Researchers like Dunne, N. Oxman, M. Coelho, A. Minuto, M. Kretzer, Akira Wakita and many others who work in the field of interaction design or computing sciences try to recompose the two aspects, namely computational and operational, designing two dimensions of materials in unison: the physical and the digital. Their objective is encoding information into materiality and to give life to objects and space whose electronic operation becomes tangible and capable to generate a rich, easy understanding, aesthetic and satisfying interaction experiences. As Dunne (2005) states, such an approach intends to retrieve the materiality of the object, reducing the gap between the analog and the digital world since materials used at the micro or nano scale started to be used to construct transistors inside sealed boxes, which gave these objects technical consistency, although they made their operation incomprehensible from that point on. The current approach could improve the affordance of the objects, recovering the material richness, which was lost during the passage from atoms to pixels (Coelho et al. 2007).
Using smart materials, interface design grows with tangible interface that can improve the interaction quality through the physicality, and tray to overcome some of the limitations that digital interfaces have.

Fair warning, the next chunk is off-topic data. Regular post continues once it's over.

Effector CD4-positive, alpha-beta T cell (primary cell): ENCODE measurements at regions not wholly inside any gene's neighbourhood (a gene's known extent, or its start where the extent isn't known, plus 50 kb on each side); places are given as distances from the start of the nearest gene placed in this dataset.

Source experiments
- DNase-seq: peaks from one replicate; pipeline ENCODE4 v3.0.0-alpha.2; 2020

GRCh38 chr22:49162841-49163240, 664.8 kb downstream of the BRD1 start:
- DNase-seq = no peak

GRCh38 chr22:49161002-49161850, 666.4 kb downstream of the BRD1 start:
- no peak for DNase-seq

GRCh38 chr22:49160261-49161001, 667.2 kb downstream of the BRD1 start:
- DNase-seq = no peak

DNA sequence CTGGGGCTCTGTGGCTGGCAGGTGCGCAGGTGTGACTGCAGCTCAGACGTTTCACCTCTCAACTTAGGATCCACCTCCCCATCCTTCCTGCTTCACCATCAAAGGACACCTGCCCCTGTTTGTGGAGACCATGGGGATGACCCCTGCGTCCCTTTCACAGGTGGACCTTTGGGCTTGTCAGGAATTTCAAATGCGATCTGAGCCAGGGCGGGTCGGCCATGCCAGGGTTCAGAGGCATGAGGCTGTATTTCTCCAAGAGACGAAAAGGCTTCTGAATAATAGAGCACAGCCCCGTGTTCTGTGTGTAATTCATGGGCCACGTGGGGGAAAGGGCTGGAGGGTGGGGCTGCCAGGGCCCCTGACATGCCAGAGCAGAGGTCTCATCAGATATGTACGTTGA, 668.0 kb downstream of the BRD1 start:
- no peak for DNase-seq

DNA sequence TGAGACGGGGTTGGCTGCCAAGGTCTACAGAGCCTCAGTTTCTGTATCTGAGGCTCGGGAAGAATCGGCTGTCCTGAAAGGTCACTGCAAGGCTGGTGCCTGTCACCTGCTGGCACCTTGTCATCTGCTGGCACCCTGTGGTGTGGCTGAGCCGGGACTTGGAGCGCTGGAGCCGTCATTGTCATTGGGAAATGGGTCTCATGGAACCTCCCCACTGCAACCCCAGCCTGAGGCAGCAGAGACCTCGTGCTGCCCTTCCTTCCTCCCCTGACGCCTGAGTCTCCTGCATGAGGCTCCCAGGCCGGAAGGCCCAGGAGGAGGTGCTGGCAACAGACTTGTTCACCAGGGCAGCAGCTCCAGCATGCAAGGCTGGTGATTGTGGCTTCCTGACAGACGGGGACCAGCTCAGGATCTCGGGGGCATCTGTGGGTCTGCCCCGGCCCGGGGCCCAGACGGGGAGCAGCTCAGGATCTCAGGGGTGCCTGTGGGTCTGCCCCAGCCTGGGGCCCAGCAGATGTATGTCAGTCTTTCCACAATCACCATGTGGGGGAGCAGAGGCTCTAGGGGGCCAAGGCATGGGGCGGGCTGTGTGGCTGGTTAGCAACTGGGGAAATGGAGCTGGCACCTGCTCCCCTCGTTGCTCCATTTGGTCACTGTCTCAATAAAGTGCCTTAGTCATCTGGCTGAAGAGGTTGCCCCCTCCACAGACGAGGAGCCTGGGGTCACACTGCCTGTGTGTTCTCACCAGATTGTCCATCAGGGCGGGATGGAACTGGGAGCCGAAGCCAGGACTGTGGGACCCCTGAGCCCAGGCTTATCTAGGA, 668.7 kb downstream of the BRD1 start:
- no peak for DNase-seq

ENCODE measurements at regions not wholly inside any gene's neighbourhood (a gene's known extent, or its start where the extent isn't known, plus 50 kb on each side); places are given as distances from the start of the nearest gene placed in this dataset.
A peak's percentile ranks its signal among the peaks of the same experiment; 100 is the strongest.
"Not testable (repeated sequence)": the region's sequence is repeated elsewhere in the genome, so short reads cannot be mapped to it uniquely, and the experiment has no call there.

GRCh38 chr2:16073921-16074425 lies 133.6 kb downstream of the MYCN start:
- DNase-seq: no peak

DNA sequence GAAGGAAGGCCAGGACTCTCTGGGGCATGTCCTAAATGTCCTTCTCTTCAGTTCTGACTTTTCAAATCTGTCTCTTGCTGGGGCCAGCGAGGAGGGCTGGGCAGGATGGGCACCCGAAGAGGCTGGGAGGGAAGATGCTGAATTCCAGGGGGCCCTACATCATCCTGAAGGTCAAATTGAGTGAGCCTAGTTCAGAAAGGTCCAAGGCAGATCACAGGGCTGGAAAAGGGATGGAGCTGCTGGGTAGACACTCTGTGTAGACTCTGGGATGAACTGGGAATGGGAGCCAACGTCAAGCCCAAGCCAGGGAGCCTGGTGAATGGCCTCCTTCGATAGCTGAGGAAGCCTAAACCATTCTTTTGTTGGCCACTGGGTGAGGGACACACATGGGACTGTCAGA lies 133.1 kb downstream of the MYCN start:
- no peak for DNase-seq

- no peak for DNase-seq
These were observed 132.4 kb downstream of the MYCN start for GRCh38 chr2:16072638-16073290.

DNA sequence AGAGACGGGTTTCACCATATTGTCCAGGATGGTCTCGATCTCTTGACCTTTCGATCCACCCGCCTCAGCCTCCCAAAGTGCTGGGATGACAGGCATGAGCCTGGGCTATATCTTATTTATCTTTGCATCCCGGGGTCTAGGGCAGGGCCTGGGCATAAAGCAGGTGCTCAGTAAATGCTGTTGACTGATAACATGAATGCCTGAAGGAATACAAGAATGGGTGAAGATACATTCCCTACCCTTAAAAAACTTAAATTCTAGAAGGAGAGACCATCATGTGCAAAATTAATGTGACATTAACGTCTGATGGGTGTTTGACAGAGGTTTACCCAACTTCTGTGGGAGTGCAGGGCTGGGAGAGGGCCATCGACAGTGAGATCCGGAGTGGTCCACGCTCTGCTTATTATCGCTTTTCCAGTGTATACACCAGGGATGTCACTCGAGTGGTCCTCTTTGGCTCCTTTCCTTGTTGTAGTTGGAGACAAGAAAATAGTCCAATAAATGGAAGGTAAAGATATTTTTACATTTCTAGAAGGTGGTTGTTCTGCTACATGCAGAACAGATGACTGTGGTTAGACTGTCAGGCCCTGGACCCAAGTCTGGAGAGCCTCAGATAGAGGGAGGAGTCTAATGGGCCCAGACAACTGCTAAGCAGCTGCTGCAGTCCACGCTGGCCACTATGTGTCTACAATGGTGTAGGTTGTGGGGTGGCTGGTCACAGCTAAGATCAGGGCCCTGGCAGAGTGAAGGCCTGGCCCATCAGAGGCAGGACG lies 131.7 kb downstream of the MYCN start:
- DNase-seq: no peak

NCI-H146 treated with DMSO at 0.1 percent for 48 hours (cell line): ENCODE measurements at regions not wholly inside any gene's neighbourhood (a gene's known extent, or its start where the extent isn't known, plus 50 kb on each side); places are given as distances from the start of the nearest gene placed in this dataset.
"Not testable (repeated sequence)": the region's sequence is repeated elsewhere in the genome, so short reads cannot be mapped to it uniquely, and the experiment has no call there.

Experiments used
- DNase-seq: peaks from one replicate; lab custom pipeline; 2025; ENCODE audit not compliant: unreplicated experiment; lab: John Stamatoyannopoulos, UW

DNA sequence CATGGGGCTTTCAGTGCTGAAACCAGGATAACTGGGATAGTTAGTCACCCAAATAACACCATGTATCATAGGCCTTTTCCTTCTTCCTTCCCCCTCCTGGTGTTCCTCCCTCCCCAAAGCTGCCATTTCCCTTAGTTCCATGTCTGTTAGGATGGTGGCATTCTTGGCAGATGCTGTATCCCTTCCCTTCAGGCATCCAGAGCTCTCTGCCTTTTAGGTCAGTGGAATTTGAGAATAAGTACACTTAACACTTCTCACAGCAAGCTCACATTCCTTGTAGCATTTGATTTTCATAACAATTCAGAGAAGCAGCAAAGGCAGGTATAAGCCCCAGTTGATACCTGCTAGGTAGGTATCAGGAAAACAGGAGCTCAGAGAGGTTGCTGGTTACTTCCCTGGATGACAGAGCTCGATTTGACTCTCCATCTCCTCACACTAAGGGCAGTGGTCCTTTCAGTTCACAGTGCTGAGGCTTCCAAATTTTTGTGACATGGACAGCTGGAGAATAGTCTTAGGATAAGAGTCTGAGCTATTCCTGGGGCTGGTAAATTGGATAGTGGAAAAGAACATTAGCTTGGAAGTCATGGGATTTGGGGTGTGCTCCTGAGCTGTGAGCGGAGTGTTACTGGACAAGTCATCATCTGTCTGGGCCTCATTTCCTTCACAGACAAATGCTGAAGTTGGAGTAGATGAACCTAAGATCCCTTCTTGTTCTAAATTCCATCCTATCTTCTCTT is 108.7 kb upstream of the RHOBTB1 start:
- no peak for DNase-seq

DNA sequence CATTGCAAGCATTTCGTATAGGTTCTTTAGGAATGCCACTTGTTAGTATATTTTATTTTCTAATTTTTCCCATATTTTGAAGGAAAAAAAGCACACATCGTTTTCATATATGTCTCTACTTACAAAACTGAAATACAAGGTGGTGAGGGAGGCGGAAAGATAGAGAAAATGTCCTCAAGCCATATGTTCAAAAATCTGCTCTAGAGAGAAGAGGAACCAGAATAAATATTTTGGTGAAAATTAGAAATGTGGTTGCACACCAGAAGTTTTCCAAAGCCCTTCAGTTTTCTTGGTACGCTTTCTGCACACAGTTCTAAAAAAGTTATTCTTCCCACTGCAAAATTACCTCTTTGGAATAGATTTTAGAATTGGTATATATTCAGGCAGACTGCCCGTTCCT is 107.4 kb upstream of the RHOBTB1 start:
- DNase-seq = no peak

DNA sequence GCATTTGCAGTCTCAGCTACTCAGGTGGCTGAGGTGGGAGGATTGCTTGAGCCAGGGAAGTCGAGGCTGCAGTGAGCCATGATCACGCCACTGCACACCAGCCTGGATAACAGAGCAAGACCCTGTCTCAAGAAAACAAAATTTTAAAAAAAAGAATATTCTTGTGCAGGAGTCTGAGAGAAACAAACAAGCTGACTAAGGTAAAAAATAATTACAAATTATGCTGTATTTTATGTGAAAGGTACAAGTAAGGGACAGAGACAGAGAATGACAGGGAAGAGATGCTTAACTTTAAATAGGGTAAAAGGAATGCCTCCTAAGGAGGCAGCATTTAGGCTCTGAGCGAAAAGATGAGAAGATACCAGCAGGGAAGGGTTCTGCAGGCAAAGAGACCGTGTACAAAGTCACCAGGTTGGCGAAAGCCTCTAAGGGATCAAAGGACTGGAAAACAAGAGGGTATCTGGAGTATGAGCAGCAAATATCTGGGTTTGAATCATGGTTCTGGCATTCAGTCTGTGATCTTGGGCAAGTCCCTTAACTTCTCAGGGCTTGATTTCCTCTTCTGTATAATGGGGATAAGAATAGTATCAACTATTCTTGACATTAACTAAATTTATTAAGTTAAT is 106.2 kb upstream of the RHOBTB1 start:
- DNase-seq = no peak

The use of smart materials into objects and systems can improve the understanding of the objects during their operation (Ferrara & Bengisu, p.), and it makes pleasant interaction by direct experiences of users using the human senses. It can counter some of the limitations imposed by digital interfaces such as akinesis.
Here we will deal with three visions that emerge from design experiments who are placed at a certain distance from the vision of ubicomp (ubiquity computing) that search a indirect and mediated experiences where material and the computation are seen detached from each other.
5.1. Smart Material Interfaces (SMIs)
SMIs is a product design vision between computing technologies, material engineering and design that aims to overcome the conventional model of digital human-computer interaction to arrive at a new model of Tangible User Interfaces. By integrating the digital logic to the physical world of objects, Smart Material Interface becomes a way to create a more “natural” interaction and a rich sensorial satisfaction for user. SMIs vision can implement the user-object interaction by new expressive languages and communication channels.
This view was put forth by a team of researchers{{5}} at the University of Twente, in partnership with Interaction Design Organization. In these organizations considerable efforts have been made to explore the possibilities of applying smart materials in physical interfaces.